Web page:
Be Clear and Consistent With Your Board
Consistency and clarity are essential to a nonprofit board being high-performing.
- Regularly scheduled meetings. It’s vital to have and maintain regularly scheduled meetings (i.e. the fourth Thursday of the month at 8 a.m.) or meetings scheduled at least one year in advance. If a chairman is unable to make a meeting, there should be another officer whose duty it is to preside in the chair’s absence. This schedule should be maintained even if the chair cannot make a meeting. If a potential chair cannot make regularly scheduled meetings, then in most instances, the candidate is not the right choice. This consistency includes the time and length of meetings. Recently we saw a board delaying the start of its twice a year board meeting by several hours, because it was the new chair’s preference to not have early morning meetings. This board has had the precedent of beginning hours earlier—and a later start should never have been considered.
- Standard agenda. Who makes various reports and leads various discussions may change, but a board should have a regular agenda. We’ve seen boards seemingly without a rudder, recreating an agenda for each meeting and wasting many hours that otherwise could be invested in meaningful board work.
- Regular communication. Board members should receive at least monthly updates from the CEO and supplemental communication from the chair. The CEO should also ensure that he/she reaches out to each board member periodically by phone and in-person at least annually.
- The role and expectations of each board member—clearly articulated when the member is recruited, then again when the member is oriented and through regular communication and evaluation. This would include clarity on the board members performance and an invitation for underperforming and unengaged board members to leave the board and possibly return during a season in their life when it is more appropriate.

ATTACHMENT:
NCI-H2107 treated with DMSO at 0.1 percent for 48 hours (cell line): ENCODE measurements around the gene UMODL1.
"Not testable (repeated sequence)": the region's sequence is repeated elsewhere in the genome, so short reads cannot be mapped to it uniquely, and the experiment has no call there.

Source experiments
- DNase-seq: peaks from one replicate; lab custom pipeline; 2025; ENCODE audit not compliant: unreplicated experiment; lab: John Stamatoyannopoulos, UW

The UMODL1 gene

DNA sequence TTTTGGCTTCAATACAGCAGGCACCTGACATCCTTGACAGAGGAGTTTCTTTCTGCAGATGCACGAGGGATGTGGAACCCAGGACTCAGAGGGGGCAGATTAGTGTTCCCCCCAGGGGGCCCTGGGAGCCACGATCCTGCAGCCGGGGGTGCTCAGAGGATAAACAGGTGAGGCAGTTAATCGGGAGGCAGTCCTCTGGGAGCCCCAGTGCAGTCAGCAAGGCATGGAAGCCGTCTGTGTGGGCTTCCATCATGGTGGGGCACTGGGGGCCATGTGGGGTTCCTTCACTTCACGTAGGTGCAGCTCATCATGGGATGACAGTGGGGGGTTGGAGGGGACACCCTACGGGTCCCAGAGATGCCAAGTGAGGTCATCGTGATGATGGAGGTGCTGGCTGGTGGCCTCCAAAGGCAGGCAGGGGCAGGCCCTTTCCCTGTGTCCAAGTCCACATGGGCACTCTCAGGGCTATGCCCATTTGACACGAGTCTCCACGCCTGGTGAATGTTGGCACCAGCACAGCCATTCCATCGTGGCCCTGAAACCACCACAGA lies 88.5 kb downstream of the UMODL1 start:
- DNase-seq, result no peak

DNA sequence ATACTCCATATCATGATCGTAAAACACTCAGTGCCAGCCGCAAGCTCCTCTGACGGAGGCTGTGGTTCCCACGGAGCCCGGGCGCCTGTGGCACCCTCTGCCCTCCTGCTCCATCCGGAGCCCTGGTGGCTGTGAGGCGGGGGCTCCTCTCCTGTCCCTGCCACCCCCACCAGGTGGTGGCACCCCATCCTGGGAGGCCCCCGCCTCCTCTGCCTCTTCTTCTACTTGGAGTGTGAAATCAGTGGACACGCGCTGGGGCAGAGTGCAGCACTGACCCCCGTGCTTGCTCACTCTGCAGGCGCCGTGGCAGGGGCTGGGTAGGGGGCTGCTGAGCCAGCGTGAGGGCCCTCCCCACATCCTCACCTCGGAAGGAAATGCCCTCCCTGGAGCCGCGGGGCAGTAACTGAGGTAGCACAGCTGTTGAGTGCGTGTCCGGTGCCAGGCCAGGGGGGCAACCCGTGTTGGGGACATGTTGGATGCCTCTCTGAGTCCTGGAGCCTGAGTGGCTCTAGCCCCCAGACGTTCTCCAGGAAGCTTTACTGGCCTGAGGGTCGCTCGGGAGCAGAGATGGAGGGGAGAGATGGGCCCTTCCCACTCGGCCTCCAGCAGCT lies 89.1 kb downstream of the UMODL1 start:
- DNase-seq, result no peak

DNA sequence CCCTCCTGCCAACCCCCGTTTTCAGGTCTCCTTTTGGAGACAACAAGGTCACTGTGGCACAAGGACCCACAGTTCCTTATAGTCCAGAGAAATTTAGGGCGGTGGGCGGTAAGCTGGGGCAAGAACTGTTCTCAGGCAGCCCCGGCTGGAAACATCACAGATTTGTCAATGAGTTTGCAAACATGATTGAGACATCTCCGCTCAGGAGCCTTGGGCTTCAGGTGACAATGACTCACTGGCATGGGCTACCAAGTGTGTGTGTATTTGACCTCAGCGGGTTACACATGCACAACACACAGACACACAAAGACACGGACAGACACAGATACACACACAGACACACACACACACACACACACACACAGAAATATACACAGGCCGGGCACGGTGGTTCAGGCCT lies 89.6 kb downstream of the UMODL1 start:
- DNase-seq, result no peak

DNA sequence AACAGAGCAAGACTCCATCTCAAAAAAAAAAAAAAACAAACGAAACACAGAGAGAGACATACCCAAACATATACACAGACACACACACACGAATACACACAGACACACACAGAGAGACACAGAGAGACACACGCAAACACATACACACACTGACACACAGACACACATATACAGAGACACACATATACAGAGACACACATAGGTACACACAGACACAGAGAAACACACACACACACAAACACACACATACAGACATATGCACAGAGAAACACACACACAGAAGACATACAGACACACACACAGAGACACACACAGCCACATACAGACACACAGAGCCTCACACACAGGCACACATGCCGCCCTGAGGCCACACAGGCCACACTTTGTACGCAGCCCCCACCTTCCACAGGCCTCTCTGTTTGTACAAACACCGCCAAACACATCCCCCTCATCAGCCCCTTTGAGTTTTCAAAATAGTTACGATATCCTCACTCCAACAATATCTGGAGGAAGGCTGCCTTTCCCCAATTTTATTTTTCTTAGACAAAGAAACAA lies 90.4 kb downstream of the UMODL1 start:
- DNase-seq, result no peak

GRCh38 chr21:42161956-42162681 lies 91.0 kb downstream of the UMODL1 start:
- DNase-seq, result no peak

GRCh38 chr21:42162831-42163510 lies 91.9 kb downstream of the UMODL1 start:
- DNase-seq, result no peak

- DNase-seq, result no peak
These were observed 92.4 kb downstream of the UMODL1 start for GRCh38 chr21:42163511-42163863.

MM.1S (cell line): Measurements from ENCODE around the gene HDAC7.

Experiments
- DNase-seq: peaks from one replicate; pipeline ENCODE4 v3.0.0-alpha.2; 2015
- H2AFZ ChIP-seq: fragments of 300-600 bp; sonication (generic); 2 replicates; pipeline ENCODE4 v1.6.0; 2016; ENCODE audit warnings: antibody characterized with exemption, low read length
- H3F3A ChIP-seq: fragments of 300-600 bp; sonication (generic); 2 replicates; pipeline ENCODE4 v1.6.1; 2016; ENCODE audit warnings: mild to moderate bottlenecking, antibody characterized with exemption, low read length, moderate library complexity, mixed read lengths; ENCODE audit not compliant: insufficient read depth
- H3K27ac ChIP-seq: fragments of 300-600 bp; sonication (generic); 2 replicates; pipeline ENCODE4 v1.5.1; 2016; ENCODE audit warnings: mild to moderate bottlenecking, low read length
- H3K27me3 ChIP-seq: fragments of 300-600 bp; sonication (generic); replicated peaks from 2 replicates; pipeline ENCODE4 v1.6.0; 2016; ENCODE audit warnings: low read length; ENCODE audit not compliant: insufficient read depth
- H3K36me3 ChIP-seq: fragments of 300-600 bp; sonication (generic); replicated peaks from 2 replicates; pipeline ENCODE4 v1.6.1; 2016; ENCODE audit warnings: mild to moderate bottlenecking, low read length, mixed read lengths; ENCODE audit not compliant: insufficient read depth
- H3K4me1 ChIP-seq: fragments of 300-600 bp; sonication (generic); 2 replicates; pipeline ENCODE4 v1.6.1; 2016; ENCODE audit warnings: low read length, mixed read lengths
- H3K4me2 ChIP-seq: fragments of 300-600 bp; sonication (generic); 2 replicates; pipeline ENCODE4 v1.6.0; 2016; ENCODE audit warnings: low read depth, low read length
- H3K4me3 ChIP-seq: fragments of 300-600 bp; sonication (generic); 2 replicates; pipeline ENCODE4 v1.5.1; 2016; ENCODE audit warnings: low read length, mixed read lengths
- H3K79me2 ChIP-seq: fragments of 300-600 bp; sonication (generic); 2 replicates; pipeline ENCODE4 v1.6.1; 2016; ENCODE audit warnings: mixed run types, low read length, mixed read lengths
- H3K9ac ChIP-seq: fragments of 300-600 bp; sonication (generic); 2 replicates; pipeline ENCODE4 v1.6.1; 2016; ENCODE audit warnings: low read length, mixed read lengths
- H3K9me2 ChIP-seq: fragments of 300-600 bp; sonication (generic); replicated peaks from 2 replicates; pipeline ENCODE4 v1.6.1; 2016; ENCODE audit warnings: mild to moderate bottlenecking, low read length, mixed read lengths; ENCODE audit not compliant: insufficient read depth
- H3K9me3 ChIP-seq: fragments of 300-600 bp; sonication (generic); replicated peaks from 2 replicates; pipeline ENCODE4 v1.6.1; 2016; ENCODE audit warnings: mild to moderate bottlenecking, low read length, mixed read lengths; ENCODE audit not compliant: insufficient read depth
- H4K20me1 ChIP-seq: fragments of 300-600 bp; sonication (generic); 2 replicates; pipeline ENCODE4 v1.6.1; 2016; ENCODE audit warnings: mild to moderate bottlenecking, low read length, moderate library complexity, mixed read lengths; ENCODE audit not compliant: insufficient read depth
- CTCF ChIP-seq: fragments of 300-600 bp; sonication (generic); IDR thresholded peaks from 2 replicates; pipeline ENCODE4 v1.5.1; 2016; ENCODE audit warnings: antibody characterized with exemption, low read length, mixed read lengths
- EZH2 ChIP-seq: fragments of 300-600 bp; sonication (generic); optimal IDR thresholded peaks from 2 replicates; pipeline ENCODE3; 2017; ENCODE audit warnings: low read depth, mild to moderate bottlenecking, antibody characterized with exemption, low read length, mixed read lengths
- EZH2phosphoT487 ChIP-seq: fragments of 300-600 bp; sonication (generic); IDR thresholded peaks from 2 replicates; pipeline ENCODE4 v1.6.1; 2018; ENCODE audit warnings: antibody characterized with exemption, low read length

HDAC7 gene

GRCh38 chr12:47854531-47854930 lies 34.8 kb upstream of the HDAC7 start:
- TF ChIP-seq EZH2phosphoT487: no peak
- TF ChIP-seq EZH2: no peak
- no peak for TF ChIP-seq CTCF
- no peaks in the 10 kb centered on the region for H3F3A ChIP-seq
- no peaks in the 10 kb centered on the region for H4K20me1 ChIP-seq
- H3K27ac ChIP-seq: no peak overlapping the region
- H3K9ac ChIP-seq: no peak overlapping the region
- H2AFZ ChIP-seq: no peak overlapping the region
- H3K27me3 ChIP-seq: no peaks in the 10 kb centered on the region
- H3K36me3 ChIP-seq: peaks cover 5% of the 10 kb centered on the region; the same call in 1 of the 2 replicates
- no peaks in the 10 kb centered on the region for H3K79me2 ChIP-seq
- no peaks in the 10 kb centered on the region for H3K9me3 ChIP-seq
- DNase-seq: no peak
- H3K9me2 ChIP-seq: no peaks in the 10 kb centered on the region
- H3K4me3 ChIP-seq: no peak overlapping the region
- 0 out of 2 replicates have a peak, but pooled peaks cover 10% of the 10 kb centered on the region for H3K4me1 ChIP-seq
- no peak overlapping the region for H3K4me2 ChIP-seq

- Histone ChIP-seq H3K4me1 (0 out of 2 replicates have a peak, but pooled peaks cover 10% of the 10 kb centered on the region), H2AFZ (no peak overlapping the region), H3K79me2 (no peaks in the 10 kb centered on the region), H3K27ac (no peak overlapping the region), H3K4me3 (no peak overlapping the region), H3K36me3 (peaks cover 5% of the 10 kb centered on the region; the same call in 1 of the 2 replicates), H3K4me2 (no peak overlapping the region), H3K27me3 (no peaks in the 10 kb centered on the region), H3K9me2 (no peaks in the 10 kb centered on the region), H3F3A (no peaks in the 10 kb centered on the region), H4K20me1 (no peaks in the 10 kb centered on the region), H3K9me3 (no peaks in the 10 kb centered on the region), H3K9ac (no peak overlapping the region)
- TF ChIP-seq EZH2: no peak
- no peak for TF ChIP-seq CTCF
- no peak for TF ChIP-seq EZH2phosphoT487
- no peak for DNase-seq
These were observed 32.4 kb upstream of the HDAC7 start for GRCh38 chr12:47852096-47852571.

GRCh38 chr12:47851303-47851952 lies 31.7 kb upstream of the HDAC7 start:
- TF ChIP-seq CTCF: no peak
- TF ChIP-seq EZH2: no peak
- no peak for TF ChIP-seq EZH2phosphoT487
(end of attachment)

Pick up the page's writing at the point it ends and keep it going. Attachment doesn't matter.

- The role and expectations of the board as a whole—the board only acts with one voice.
- The role and expectations of each officer to provide continuity (it is best when there is an immediate past chair and a chair-elect serving along with the chair) and avoid a board that fluctuates with the personality or preferences of the chair. This would include fiduciary and other legal oversight, including ongoing evaluation of the CEO and ensuring that there are sufficient resources to meet the budget and obligations.
- The function of the board and its committees through bylaws, policies, etc. Whether the board is a legal corporate board or an advisory board, its purpose and roles need to be clear. This allows for continuity and consistency between board leadership and even changes in staff leadership.
Take a few minutes, step back and think of ways you can improve the consistency and clarity for your board. You’ll see immediate and positive results!
Looking for Jeff? You'll find him either on the lake, laughing with good friends, or helping nonprofits develop to their full potential.
Jeff believes that successful fundraising is built on a bedrock of relevant, consistent messaging; sound practices; the nurturing of relationships; and impeccable stewardship. And that organizations that adhere to those standards serve as beacons to others that aspire to them. The Bedrocks & Beacons blog will provide strategic information to help nonprofits be both.
Jeff has more than 25 years of nonprofit leadership experience and is a member of the NonProfit PRO Editorial Advisory Board.